What to do after a PPL?

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piperpilot
Hello Everyone,

I am 17, and a new private pilot as of yesterday! I am hoping to do R-ATP at a Part-141 college program after the completion of my senior year. In the meantime, I would like to be productive, and pursue further ratings that wouldn’t disqualify me from the R-ATP. I have come up with complex/high performance, tailwheel, spin, multi-engine, and acrobatic. My goal is to become a professional pilot, either flying an airline, cargo, or corporate job. Could anyone please advise as to what would be the best ratings to pursue before I go Part-141 and start my Instrument Rating? Any and all feedback would be greatly appreciated.

Thanks!
 
Read through the commercial requirements and check off as many as you can. Right now is a good time to get your 10 night takeoffs and landing at a towered field and the 5 hours of night. Any time you are flying solo more than 300 nm make at least 3 landings.
If you are flying just for fun, land at least 50 nm away to get the 50 hours in cross-country flight time.
This time of year is also good to get the 2-hour cross country flight day and night with an instructor out of the way. Plan a flight that is out 2 hours during the day and back at night.
These hours never expire so it doesn’t matter if you go for your commercial certificate in 2 years or 20.
Also go up with an instructor and learn the commercial maneuvers. They are a lot of fun.
 
My son is 17 and in exactly the same boat. He got his ASES as his first follow-on and is working on the same endorsement list as you are. Plus some fun flying, cross country looking for food.

What JScarry posted is very good advice too. In school, some of the requirements are logistically difficult, especially in the bigger programs. knock them out on your timeline.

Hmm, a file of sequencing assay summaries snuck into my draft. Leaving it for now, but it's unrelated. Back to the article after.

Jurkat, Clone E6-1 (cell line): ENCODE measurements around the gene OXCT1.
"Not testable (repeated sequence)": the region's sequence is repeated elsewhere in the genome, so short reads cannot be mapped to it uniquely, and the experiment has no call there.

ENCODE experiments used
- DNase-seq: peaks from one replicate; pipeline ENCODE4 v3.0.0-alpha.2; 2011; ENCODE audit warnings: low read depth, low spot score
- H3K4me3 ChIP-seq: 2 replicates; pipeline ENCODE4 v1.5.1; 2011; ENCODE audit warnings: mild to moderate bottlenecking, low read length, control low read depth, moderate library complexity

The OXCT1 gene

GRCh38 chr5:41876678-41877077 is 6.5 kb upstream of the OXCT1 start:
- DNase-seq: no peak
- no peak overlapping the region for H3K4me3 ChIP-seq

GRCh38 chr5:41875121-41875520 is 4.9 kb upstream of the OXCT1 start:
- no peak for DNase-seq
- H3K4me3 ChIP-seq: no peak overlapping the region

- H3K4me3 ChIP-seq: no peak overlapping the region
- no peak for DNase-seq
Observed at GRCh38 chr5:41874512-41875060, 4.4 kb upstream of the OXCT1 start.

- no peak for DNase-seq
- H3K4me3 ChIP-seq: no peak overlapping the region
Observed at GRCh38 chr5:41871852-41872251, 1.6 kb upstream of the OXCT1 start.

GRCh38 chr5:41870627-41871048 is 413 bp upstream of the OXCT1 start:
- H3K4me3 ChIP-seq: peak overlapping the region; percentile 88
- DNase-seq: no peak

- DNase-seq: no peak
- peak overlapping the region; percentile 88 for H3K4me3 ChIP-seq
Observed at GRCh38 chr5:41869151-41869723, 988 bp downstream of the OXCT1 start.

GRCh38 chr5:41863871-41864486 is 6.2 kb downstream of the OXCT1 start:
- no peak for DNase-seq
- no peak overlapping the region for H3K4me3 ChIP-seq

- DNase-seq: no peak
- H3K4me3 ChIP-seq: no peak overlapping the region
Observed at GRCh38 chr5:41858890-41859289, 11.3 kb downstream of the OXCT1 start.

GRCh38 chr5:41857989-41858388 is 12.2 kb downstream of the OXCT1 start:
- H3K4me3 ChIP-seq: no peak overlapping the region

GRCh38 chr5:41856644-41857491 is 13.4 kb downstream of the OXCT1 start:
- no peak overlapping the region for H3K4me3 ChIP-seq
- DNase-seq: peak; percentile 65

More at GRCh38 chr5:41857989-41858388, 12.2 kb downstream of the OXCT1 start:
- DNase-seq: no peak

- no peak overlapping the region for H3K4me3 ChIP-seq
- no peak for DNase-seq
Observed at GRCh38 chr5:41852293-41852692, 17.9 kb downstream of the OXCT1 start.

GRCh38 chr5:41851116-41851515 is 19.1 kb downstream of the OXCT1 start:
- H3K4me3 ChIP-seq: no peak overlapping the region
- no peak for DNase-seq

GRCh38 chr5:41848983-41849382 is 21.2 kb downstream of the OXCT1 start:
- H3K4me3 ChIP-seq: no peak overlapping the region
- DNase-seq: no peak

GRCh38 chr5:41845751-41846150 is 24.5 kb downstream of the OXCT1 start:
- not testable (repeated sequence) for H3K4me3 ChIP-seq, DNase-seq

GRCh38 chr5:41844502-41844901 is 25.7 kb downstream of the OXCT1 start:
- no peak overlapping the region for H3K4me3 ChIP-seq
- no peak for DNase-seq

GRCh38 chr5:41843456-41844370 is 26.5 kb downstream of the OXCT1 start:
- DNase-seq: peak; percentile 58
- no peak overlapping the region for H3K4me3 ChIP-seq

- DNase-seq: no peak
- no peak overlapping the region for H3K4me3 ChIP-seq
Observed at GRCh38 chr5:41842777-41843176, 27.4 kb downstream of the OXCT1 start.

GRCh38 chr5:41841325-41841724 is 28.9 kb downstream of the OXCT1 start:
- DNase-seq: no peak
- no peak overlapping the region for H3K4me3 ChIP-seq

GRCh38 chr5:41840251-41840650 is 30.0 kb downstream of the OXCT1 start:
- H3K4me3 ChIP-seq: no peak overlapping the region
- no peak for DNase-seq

He was advised to avoid the multi. Depending what program you go to the 60 hour requirement might get tight without the Multi course. And the general wisdom is to get the multi after the instrument and commercial, and since those are the disqualifying courses it doesn't make sense. Of course, "familiarization" flights are fun.

What schools?
 
The SES rating is all fun and almost no work, IMHO. It's mostly about boating in an airplane, no so much about flying one. I think you'll learn more useful skills mastering tailwheel and glider, probably not in that order. And you don't necessarily need to get the rating or endorsement to benefit from the instruction.

I took an aerobatic course immediately after getting my PP certificate. If nothing else, you quickly learn how much of a beating the plane can take without coming apart.
 
Just out of curiosity, what would be disqualifying for a R-ATP?
Not as though it technically disqualifies, a lot of curriculums from various institutions don’t want their students to come in with more than a Private ticket. I think it’s more of a money grab than anything.
 
Not as though it technically disqualifies, a lot of curriculums from various institutions don’t want their students to come in with more than a Private ticket. I think it’s more of a money grab than anything.
Nope.

You must get the Commercial and Instrument at an approved college program.

Citation for eligibility in CFR 61.160 (b) (3).
....
(3) Holds a commercial pilot certificate with an airplane category and instrument rating if:
(i) The required ground training was completed as part of an approved part 141 curriculum at the institution of higher education;
(ii) The required flight training was completed as part of an approved part 141 curriculum at the institution of higher education or at a part 141 pilot school that has a training agreement under § 141.26 of this chapter with the institution of higher education
 
I think you have plenty of good options. I think the main thing is gain some hours and have some fun while you do it. As life gets busy when we get older, you’re not going to have the same time.

I’d suggest getting some of those endorsements like tail wheel, complex/high performance, etc.

I’d also recommend Jscarry’s approach. Take a peak at those hour requirements for commercial and start plugging away with some fun destination cross country flights. You build the hours and can find some fun places to check out along the way.

Best of luck to you!!!


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Nope.

You must get the Commercial and Instrument at an approved college program.

Citation for eligibility in CFR 61.160 (b) (3).
....
(3) Holds a commercial pilot certificate with an airplane category and instrument rating if:
(i) The required ground training was completed as part of an approved part 141 curriculum at the institution of higher education;
(ii) The required flight training was completed as part of an approved part 141 curriculum at the institution of higher education or at a part 141 pilot school that has a training agreement under § 141.26 of this chapter with the institution of higher education